Closing loopholes in Sumter Co. dress code -, South Georgia News, Weather, Sports

Closing loopholes in Sumter Co. dress code

By Wainwright Jeffers - bio | email

July 30, 2008

ALBANY, GA (WALB) - Last year, Sumter County became the first school system in the area to institute a mandatory dress code, in place for all students from kindergarten through 12th grade.

School officials say year one was a great success, and year two will bring new rules.

Ed Burton has finished back to school shopping for uniforms, they are for his daughter who's returning to Sumter County Primary school.

"I think it's fantastic, I think it provides the kids with a level playing field to come into class and not be concerned with what one another and what the other is wearing, but to focus on what they're there for which is an education," Ed Burton, Sumter County Parent.

White, khaki and navy shirts paired with black, navy, or Khaki pants are what's required.

"My parents at the primary school have been very supportive of the dress code, they've talked about how it doesn't cost as much as buying regular clothes and how their mornings are a lot easier," said Principal Valerie Duff, Sumter County Primary School.

But not everyone shopping for uniforms is happy, Sheanette Holt says she doesn't agree with the code.

"I don't approve of it. It's easier and more convenient for me to go into a store and find something that I want for my child to wear,  versus finding something else that some requires for them to wear," Sheanette Holt, Sumter County Parent.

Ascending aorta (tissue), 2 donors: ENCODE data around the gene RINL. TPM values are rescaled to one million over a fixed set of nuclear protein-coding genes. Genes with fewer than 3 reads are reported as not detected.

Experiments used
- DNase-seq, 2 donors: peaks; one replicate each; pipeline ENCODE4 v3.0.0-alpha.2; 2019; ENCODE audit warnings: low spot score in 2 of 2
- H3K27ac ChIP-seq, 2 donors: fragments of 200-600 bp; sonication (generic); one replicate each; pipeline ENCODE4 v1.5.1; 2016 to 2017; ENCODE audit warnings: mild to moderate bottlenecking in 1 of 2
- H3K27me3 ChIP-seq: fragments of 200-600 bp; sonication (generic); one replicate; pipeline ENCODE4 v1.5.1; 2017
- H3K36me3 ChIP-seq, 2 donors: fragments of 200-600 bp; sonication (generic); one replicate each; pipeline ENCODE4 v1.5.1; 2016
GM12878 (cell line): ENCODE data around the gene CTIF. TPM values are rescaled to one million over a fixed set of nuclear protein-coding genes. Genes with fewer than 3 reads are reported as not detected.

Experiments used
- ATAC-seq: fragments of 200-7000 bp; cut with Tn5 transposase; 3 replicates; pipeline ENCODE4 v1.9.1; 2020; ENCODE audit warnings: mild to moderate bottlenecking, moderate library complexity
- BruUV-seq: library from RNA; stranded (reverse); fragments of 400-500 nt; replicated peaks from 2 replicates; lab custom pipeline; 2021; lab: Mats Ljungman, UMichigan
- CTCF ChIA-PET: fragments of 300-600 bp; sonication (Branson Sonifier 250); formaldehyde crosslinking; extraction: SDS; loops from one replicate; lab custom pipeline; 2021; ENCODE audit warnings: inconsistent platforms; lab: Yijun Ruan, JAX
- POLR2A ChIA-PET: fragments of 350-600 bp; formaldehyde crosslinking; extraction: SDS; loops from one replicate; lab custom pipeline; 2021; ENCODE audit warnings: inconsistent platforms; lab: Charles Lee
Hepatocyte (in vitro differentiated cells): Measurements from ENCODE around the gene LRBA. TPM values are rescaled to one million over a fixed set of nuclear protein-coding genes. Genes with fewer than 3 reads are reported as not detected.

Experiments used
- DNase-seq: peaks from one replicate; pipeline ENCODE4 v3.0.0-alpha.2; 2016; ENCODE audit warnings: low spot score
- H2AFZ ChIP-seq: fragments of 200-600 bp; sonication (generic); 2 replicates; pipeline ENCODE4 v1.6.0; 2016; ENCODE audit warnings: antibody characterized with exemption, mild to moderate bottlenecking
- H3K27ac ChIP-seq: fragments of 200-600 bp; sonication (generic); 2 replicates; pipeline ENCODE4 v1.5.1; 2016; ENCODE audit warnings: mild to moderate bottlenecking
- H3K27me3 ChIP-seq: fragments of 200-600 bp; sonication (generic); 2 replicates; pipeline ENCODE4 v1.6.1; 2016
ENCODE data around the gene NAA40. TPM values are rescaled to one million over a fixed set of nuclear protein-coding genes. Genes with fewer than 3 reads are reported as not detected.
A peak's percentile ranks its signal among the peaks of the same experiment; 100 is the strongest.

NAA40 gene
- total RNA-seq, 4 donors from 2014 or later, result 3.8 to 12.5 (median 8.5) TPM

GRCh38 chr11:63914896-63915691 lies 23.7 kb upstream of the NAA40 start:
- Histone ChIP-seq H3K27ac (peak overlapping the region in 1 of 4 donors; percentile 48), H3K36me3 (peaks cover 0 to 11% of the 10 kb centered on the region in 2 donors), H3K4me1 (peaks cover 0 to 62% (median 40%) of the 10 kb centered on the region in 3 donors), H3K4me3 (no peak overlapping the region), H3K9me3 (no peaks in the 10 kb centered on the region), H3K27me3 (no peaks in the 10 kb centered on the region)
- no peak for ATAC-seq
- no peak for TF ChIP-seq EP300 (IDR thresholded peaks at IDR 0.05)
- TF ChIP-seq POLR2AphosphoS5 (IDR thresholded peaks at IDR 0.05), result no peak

One major factor in having children wear uniforms was to have them focus more on learning and less on their friend's outfits. In the first year coats and shoes weren't regulated, but this year it's different.

"Because the students often wear their jackets and sweaters in the building they didn't look that uniformed, so we have changed to having the coats be certain colors and have changed to having shoes being certain colors within the dress code, so that the children do truly looked uniformed," said Duff.

And Sheanette says that uniformed look stifles her son's individuality.

"He's five but I mean he has his own personality he's different from that next child and they're actually taking that away from him," said Holt.

"For the parents I can just tell you, it's a God send," said Burton.

At least for now the Sumter County dress code is here to stay.


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